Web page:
Speaking with several Christian brothers recently, I was made keenly aware of the problems caused by not understanding basic categories of our faith.  There are many reasons for this, but I believe that the main reasons are that it’s not taught from many pulpits, and most Christians don’t read the Bible.  Ouch. I know, but stick with me over the next few posts and see if I’m missing the mark on this.

Categories are important. REALLY important.  Much of scripture deals with understanding of major categories, some of which I’ll cover over the next several posts; law and grace, justification and sanctification, indicative and imperative, already and not-yet.  If you don’t understand these categories, you’re building on a bad foundation.  I’ve seen where this leads, and it leads to a performance treadmill, “Do better, try harder”. It leads to focusing on your works instead of His grace. It leads to legalism. Ultimately it leads to focusing on you and your self-improvement program and not on God.

To set the stage for these categories, we’ll need to cover the very basics of what Christianity is.  It’s simple. REALLY simple. So simple it’s thought of as “foolishness” by the wise.  Unfortunately, many of you haven’t heard this in a long time, and some of you may have never heard it.

God is holy. Utterly holy. All men have sinned and stand condemned before God as just objects of his wrath.

Let that sink in for a minute.  The problem is pretty plain, and it’s the most horrific problem you could ever face.  The holy creator of the universe has his wrath focused on us.  Can you imagine?  10,000 times worse than the worst hurricane and it’s barreling down on us.  And the worst part? We deserve it. It’s the just act of a holy God.

You’ve GOT to get this. This is the definition of the problem. If you view your problem as facing the just wrath of a holy God, you need a SAVIOR.  If you view sin as “less than the best” and miss the wrath, you don’t need a savior, you just need a LIFE COACH. A better example. A self-improvement plan.  I know we don’t use words like Sin, Wrath, Atonement, Justification, and Sanctification much anymore. Why? Because we’re people, and as much as we’d like to think we’re much more sophisticated than those tent-dwellers in the Bible (who didn’t even have facebook!) we’re people..and people don’t want to hear that we’re bad, or helpless, much less both.  We *want* to hear that we’re generally good, and we just need to try a little harder, or come hear someone talk about a plan for a better life.  If I’m not aware that I’m facing the wrath of a holy God, then my biggest problems are having a better life, having a happier marriage, raising better kids, and hey, why not throw in some health and prosperity too?  So, is it all bad news? Doom and gloom? Hellfire and brimstone?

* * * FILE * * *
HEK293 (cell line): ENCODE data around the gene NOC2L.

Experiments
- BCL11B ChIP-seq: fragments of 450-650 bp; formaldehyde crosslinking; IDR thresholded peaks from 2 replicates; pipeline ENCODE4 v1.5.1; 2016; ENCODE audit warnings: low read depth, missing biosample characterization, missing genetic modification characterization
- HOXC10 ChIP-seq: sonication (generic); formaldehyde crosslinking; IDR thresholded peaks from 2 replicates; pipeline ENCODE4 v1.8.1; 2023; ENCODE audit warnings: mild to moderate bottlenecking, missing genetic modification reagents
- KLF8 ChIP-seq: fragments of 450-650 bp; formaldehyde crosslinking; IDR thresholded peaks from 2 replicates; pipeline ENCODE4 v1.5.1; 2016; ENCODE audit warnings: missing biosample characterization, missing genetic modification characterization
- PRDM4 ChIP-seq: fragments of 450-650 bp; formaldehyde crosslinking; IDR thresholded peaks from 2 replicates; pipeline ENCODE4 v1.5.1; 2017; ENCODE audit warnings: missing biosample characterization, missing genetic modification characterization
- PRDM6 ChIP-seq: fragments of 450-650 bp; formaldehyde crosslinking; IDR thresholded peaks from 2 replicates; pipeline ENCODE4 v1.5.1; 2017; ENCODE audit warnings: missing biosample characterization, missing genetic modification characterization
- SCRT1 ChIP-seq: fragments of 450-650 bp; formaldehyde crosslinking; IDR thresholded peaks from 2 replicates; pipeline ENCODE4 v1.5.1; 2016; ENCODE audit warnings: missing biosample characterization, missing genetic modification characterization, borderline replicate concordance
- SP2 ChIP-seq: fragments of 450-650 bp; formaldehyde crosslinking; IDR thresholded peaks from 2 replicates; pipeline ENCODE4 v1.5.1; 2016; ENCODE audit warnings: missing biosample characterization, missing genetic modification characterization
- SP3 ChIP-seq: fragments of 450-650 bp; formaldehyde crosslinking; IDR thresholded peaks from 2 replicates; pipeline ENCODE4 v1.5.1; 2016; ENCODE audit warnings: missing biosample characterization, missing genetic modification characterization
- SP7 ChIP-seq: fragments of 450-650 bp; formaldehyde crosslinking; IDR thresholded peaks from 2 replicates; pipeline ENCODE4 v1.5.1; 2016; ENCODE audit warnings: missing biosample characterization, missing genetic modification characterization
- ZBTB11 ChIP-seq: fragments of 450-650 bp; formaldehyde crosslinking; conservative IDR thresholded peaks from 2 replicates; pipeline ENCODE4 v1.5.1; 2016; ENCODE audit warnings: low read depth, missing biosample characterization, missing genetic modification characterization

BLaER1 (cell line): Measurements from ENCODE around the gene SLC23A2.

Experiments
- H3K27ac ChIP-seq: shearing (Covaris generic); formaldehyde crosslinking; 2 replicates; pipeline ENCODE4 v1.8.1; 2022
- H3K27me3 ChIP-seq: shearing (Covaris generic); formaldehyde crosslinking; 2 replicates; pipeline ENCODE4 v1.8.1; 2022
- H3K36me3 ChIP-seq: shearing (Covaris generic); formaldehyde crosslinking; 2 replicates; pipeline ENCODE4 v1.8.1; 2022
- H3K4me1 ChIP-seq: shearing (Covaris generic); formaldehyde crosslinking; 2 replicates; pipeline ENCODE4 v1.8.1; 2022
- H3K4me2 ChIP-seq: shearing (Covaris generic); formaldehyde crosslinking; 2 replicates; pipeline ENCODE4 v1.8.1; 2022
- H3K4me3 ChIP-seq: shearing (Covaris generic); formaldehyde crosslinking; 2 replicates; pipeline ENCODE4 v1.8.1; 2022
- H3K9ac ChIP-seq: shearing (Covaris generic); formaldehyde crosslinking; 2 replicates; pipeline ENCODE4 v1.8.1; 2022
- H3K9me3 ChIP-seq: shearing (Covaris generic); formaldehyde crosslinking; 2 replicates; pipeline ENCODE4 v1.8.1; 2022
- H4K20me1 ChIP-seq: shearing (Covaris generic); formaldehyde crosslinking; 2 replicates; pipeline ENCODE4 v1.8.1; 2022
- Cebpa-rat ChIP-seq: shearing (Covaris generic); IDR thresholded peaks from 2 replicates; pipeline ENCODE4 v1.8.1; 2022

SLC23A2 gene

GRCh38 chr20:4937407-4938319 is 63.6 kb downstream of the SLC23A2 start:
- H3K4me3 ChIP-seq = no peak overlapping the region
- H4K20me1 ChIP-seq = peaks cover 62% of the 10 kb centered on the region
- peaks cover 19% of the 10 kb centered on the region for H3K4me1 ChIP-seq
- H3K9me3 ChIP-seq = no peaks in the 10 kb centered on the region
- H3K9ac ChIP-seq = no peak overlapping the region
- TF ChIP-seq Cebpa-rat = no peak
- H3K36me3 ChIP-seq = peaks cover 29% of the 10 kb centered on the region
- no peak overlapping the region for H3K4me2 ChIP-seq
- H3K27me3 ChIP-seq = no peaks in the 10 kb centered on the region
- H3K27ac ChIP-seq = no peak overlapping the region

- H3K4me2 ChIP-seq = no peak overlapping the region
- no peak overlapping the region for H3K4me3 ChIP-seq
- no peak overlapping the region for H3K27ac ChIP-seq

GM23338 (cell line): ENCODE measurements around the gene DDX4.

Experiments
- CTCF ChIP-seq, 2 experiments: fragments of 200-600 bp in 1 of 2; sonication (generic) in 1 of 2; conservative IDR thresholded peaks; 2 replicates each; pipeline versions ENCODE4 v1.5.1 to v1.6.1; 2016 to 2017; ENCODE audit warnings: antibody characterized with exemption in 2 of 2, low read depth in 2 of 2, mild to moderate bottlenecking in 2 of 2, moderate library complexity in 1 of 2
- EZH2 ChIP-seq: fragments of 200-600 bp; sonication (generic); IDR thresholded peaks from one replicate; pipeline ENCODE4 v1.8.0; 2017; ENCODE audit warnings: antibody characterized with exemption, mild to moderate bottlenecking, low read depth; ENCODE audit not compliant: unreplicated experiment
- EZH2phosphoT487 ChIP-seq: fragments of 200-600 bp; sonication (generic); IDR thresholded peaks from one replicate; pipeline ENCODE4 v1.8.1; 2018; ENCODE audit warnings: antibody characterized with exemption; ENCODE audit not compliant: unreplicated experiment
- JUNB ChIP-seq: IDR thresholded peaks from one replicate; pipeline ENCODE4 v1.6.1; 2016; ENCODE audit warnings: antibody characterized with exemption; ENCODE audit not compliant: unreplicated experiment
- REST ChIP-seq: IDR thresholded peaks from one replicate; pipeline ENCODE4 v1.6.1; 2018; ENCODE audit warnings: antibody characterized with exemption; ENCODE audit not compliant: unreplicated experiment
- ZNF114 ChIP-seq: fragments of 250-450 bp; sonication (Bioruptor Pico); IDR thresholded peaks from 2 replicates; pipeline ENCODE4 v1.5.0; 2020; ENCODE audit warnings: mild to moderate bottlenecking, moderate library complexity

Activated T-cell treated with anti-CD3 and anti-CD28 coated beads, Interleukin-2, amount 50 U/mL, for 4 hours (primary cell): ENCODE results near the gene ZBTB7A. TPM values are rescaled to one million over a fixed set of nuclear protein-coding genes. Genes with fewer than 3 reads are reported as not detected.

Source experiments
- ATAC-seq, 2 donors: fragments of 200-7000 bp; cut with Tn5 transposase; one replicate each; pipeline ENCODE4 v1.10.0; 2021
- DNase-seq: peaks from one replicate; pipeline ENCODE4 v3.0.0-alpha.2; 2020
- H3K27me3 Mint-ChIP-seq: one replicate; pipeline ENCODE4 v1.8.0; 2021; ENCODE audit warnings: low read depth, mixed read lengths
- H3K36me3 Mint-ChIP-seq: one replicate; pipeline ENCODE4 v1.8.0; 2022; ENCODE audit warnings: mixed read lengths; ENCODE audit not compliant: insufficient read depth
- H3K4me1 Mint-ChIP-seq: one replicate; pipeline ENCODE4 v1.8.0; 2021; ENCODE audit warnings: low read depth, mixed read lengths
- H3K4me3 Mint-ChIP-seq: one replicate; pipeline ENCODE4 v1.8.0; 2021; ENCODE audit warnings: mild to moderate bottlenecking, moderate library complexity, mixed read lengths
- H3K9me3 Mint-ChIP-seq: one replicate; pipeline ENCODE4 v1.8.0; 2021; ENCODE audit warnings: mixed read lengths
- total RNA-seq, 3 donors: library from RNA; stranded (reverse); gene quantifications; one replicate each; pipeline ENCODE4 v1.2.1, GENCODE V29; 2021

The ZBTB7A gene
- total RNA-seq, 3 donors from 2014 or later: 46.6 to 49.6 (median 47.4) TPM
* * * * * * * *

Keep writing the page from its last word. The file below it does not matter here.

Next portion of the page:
But God, to the council of His own glory, has chosen before the dawn of time to show His unimaginable grace to His sheep (those God saves) by pouring that wrath out upon His own Son in our place.  Inredible! So we are not only forgiven, but we are adopted as sons and daughters.

Let that sink in too. Not only forgiven, but adopted. Why? Again, to show his great mercy to the council of His own glory.  Not because of how awesome we are. Let’s get that straight. You don’t deserve it. You weren’t smarter, or more spiritual, or “better”. You didn’t do more good works, make a better choice, or check the right box.  You deserved wrath, God gave mercy.  Hear the difference? Big God, little you.  May well sound different than the big You and the God you just push buttons or work a plan to manipulate, huh?